Dr. Winkler went on to share that misinformation around the procedure is the biggest deterrent, so without a regular healthcare provider to counsel these men, myths abound. "The overwhelming majority of Black men that I have counseled about getting a vasectomy, have gone ahead with the procedure," says Dr. Winkler.

Addressing Vasectomy Myths and Black Men's Fears

Often, conversations around male birth control are stifled and ripe for misinformation around vasectomies. Dr. Winkler spoke with Kindred by Parents to dispel these myths.

MYTH: A vasectomy will cause loss of sexual function.

TRUTH: "The biggest concern for Black men about vasectomies is how it will potentially affect their libido," says urologist, Dr. Winkler. "A vasectomy will not affect libido, or sexual drive, or your testosterone. The procedure blocks the flow of semen and nothing else." Winkler also stated that most ejaculate comes from the prostate and seminal vesicles, not the testicles, so most patients have robust ejaculation post-vasectomy.

MYTH: A vasectomy will damage sexual organs.

TRUTH: Dr. Winkler assures patients that "the procedure only involves the vas deferens, the tube that transports the semen from the testicles to the urethra. No other organ is involved."

MYTH: You cannot cause pregnancy after a vasectomy.

TRUTH: "I advise patients to use a birth control method for three months post-vasectomy until all the sperm is cleared from the semen," says Dr. Winkler. "Additionally, pregnancies can still be caused via IVF. Sperm extraction is still possible because vasectomies don't stop sperm production."

MYTH: The vasectomy procedure is painful.

TRUTH: "With the use of local anesthetics, patients will only feel minor discomfort during the procedure," says Dr. Winkler. "There will be some aching post-procedure, but this is usually managed with medication."

How to Talk to Your Partner About Getting a Vasectomy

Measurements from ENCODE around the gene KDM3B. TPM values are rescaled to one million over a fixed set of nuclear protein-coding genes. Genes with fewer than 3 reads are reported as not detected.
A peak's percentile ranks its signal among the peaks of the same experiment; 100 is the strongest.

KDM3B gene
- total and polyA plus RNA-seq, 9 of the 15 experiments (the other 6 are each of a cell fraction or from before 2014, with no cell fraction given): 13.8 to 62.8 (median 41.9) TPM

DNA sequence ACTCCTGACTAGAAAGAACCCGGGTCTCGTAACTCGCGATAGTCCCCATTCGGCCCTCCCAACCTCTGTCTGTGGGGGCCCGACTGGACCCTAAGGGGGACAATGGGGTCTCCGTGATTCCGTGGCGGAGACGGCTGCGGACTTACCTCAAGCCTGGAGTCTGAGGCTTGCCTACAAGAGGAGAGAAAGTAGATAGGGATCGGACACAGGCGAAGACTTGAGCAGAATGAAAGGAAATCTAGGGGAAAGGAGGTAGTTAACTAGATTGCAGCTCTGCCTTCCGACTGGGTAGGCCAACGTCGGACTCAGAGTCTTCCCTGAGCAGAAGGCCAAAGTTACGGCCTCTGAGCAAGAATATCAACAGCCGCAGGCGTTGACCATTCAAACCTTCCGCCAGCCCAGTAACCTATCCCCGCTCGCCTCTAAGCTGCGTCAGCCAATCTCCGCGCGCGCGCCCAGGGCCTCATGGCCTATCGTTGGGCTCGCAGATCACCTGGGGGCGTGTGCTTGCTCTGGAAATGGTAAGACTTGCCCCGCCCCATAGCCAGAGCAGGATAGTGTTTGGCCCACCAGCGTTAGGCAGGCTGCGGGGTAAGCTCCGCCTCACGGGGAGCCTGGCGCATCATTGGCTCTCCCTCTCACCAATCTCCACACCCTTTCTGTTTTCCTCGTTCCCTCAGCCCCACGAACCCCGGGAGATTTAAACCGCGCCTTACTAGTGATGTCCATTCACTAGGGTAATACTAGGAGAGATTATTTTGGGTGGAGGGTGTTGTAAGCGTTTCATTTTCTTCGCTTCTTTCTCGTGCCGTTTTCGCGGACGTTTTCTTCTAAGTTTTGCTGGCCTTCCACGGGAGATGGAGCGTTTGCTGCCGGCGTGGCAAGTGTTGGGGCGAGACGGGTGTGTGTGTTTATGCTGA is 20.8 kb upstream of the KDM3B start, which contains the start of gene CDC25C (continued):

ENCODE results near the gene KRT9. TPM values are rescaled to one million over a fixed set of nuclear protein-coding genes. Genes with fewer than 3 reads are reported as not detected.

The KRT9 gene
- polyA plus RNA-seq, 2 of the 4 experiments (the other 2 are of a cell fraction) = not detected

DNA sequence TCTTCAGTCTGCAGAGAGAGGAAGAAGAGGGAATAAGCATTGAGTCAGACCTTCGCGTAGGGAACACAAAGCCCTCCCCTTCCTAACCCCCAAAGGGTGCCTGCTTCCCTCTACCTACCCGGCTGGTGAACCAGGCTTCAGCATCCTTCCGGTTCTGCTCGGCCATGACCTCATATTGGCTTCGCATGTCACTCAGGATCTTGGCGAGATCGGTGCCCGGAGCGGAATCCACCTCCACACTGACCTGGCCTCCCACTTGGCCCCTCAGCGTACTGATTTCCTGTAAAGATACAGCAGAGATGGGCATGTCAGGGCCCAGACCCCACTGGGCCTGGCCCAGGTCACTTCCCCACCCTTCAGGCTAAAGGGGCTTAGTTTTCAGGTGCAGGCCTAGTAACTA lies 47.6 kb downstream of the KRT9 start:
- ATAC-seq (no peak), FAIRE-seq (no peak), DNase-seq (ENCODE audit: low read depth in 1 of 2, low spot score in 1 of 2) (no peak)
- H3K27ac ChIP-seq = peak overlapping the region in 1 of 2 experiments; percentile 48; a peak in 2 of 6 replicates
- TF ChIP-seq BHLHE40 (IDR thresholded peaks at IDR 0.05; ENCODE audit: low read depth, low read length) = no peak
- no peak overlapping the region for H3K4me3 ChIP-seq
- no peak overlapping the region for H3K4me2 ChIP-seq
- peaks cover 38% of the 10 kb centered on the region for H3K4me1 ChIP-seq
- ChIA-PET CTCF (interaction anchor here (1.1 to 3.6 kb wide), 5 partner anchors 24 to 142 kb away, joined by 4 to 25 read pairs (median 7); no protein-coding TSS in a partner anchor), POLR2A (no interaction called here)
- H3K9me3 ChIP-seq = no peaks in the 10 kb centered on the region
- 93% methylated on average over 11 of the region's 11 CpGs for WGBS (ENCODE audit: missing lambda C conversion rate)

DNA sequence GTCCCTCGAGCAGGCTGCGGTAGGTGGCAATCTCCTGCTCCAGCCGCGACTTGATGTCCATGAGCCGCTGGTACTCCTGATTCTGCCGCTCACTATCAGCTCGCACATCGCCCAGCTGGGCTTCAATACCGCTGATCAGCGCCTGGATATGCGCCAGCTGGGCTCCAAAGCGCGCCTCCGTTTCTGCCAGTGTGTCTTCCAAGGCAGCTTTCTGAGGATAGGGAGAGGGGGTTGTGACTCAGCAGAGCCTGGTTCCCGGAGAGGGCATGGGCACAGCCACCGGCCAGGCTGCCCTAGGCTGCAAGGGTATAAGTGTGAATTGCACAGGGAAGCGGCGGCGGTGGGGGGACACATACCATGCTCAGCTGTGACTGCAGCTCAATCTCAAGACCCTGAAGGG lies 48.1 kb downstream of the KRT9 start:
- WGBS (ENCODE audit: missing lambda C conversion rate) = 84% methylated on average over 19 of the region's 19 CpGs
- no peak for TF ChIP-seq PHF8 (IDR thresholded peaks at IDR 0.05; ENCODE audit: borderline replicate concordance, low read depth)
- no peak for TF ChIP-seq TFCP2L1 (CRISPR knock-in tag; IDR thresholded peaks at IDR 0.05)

The two most significant factors that have been shown to influence Black men to get a vasectomy are informed counsel from a healthcare professional, and knowing another man who has gotten one without incident. Janelle King, R.N., a registered nurse in Atlanta, GA, shared her family's experience with Kindred by Parents.

"We were pretty clear early on that we were complete as a family of three," said King. "We discussed the pros and cons of permanent birth control options, and I strongly encouraged my husband to get a vasectomy.

"He definitely was not on board at first," she said. "He was scared that the doctor would mess up and 'accidentally' cut in the wrong place or that he would never be able to 'get it up again.'"

She used her expertise as a medical professional to provide her husband with a surplus of resources to help with his decision-making. Ultimately, her husband's decision was influenced by his best friend having a vasectomy with no side effects.

"My husband was able to pick his brain and ask questions, which helped to quell his fears," said King.

Generally, vasectomy is an underutilized tool for family planning within the Black community. Though it is an extremely safe procedure and relatively inexpensive, there is a lot of misinformation around it largely due to a lack of access to consistent quality healthcare. Anyone who is considering permanent birth control should have a conversation with a licensed healthcare provider.

Though this story addresses vasectomies for cisgender heterosexual couples, Kindred by Parents acknowledges that not all people with testes identify as men, and not all birthing people identify as women.

Was this page helpful?
Related Articles